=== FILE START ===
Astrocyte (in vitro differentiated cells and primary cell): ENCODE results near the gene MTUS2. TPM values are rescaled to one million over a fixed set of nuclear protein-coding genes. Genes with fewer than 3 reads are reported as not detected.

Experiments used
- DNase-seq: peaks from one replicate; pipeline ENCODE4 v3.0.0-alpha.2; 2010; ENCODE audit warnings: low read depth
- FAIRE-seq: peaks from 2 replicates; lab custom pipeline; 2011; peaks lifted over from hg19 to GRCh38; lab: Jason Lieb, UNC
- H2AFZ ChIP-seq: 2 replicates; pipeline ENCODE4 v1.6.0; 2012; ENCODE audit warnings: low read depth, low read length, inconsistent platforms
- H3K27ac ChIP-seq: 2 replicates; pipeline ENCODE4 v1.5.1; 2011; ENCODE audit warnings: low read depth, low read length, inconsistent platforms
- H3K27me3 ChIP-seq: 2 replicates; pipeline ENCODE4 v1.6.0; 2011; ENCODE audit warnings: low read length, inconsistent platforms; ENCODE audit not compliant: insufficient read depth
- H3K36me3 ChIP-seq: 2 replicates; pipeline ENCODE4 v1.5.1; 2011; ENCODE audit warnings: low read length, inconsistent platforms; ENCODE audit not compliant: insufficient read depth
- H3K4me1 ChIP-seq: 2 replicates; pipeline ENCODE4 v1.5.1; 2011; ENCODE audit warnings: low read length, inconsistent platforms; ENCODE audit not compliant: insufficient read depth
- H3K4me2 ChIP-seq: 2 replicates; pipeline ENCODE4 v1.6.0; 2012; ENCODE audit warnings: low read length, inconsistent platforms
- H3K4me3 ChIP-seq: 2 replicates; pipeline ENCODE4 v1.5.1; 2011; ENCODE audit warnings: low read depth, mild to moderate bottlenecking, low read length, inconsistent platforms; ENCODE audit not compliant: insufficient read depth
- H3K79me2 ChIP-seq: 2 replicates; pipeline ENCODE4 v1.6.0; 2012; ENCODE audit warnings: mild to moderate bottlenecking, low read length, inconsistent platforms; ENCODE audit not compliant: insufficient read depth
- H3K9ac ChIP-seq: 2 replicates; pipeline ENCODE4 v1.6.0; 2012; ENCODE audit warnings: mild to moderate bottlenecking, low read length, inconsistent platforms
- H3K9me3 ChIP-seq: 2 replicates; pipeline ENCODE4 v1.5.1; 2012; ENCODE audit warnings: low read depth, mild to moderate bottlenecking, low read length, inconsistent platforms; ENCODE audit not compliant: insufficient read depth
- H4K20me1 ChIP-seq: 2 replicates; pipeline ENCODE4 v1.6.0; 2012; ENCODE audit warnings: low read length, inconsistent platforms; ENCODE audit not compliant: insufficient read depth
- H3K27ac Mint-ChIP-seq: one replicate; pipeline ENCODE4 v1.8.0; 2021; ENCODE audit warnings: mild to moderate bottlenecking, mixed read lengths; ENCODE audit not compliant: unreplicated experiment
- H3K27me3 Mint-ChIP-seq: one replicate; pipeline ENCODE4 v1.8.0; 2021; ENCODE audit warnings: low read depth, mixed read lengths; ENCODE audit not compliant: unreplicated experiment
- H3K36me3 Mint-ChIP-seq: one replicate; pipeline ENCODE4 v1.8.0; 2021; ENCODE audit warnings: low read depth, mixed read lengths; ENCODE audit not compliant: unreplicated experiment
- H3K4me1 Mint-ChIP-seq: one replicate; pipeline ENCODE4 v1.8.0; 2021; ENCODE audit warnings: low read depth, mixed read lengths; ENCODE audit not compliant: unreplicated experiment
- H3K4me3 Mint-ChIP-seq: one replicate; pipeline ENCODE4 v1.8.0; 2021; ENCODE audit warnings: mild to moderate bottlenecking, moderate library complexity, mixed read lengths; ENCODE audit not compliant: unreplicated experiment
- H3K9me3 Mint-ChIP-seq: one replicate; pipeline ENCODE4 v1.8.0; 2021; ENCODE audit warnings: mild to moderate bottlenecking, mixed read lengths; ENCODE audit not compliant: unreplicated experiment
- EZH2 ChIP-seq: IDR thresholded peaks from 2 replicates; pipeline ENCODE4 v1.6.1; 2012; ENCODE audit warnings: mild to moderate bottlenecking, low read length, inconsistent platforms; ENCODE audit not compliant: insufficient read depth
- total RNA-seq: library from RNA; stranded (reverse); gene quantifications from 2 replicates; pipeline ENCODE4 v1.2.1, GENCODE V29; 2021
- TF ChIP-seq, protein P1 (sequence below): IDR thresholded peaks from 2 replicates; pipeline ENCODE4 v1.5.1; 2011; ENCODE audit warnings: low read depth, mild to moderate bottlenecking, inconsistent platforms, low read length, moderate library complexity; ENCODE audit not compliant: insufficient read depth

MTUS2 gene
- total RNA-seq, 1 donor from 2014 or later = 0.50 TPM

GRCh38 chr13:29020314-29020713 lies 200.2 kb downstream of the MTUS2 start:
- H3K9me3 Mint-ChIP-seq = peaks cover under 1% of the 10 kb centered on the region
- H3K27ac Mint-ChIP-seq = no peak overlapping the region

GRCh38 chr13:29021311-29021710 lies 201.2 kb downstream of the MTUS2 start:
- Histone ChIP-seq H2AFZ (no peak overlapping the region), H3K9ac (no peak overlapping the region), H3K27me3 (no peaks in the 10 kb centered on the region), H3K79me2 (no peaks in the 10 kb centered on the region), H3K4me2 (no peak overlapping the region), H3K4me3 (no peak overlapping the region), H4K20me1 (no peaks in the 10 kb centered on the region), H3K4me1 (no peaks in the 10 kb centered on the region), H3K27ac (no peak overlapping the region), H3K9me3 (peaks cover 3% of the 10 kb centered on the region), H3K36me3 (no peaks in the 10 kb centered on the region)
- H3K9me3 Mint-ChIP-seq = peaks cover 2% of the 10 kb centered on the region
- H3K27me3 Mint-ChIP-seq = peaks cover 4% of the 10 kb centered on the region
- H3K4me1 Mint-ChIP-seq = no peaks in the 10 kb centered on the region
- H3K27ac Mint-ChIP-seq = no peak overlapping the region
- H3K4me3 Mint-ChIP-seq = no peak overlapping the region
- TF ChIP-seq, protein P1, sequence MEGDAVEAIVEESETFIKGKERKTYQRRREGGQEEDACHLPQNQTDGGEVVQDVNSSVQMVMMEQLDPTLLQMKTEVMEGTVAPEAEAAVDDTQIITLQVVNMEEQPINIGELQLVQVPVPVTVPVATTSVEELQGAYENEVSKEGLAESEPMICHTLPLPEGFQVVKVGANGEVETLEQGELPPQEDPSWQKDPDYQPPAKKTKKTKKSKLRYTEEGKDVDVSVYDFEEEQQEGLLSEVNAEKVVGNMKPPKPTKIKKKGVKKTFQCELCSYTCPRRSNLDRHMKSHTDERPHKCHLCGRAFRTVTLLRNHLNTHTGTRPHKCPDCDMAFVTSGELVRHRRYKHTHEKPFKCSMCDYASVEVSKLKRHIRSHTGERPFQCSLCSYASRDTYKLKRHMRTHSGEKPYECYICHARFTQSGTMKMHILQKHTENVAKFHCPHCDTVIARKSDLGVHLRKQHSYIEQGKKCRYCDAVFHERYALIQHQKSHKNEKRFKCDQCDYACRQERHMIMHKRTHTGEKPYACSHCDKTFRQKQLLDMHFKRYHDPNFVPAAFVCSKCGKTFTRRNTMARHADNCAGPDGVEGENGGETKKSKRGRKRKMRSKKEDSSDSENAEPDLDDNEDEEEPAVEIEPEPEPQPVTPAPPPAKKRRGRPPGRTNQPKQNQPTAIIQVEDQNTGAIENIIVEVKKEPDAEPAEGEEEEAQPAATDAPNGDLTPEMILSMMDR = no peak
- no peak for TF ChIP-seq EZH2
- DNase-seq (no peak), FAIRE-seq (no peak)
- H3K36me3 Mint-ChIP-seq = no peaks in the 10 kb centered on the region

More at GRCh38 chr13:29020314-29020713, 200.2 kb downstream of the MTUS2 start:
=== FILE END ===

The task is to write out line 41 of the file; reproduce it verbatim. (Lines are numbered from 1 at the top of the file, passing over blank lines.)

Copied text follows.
More at GRCh38 chr13:29020314-29020713, 200.2 kb downstream of the MTUS2 start: